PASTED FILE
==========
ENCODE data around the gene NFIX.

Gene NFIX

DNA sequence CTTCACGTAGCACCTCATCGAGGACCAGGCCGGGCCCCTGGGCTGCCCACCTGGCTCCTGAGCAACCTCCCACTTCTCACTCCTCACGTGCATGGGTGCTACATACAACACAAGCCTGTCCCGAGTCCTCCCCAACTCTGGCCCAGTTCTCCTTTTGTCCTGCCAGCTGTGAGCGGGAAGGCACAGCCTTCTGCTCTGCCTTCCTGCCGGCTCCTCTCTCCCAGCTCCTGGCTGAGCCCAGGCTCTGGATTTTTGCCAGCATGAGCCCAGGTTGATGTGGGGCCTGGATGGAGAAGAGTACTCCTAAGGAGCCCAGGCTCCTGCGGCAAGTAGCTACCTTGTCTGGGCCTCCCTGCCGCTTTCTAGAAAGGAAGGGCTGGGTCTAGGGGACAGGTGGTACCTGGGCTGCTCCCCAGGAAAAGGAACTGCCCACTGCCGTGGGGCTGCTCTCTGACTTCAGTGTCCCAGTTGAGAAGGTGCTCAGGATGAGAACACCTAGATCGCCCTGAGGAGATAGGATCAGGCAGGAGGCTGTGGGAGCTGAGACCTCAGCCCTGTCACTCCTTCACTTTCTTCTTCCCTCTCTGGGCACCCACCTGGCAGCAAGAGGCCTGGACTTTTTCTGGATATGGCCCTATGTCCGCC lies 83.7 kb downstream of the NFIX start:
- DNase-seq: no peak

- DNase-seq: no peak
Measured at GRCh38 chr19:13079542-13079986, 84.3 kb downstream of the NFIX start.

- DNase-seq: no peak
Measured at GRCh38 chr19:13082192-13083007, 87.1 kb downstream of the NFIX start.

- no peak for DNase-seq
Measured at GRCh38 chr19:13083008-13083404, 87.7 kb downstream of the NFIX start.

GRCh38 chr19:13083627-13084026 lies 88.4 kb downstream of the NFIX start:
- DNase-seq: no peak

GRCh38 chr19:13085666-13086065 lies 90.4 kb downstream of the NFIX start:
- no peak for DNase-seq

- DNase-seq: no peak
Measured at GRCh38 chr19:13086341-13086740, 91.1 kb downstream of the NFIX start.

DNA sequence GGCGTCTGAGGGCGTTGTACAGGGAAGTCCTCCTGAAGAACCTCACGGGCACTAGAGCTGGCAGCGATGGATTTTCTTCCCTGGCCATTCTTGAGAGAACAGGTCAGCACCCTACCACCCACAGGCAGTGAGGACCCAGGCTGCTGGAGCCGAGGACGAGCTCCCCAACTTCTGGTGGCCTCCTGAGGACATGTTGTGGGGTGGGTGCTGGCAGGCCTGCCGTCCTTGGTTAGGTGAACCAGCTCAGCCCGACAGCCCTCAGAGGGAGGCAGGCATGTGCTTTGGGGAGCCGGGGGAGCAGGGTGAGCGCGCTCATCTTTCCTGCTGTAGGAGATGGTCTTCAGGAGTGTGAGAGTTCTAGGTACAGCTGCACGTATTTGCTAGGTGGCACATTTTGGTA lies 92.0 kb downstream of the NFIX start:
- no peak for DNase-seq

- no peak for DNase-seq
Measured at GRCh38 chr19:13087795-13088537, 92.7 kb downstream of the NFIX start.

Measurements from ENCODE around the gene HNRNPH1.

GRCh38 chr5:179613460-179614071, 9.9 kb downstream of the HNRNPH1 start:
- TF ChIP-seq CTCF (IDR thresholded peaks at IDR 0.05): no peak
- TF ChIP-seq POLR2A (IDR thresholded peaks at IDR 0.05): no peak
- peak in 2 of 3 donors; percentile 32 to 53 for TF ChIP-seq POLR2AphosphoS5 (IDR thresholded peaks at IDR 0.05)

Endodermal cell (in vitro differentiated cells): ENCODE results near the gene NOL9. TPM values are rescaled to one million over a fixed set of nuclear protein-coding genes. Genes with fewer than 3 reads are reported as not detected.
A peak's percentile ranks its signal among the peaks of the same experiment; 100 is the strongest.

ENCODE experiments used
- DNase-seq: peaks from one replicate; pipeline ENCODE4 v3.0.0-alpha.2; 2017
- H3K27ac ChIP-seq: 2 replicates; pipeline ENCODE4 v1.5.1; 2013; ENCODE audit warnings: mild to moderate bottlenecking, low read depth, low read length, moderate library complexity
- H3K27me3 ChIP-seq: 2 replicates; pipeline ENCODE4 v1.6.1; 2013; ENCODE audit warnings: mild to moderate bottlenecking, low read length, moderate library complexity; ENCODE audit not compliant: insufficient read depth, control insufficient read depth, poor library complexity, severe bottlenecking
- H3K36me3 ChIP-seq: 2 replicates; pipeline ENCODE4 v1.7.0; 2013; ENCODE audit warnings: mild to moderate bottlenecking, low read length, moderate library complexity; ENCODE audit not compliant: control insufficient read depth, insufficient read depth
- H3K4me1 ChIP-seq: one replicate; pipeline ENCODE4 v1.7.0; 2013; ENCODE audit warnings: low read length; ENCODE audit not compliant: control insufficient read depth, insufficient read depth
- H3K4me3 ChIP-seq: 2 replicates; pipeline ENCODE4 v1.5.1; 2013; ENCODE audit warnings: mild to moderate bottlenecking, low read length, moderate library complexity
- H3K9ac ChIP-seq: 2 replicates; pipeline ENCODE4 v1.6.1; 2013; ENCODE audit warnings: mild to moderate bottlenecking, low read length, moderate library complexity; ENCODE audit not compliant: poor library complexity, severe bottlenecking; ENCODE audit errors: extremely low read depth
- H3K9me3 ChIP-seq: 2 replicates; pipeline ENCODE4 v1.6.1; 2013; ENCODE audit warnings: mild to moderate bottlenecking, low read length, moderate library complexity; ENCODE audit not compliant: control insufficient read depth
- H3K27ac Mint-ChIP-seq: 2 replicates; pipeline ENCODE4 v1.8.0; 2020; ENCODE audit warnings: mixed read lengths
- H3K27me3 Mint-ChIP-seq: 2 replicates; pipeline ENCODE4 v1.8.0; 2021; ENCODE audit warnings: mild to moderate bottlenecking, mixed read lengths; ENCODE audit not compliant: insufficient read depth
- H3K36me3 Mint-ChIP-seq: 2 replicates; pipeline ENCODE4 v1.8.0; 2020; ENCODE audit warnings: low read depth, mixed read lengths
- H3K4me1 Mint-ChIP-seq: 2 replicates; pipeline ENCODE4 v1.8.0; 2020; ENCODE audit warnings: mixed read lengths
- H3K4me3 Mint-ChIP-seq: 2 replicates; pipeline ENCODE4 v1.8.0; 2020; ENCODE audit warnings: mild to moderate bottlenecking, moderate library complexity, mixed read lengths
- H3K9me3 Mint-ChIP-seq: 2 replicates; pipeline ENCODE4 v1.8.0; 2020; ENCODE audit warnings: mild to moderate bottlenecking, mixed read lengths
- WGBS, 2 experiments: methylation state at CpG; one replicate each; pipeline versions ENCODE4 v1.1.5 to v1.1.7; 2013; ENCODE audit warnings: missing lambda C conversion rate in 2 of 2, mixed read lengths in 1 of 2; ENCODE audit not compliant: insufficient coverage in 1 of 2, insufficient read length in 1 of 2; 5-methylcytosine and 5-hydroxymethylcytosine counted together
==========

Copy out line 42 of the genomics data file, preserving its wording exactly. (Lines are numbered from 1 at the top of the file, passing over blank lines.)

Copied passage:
- H3K9me3 Mint-ChIP-seq: 2 replicates; pipeline ENCODE4 v1.8.0; 2020; ENCODE audit warnings: mild to moderate bottlenecking, mixed read lengths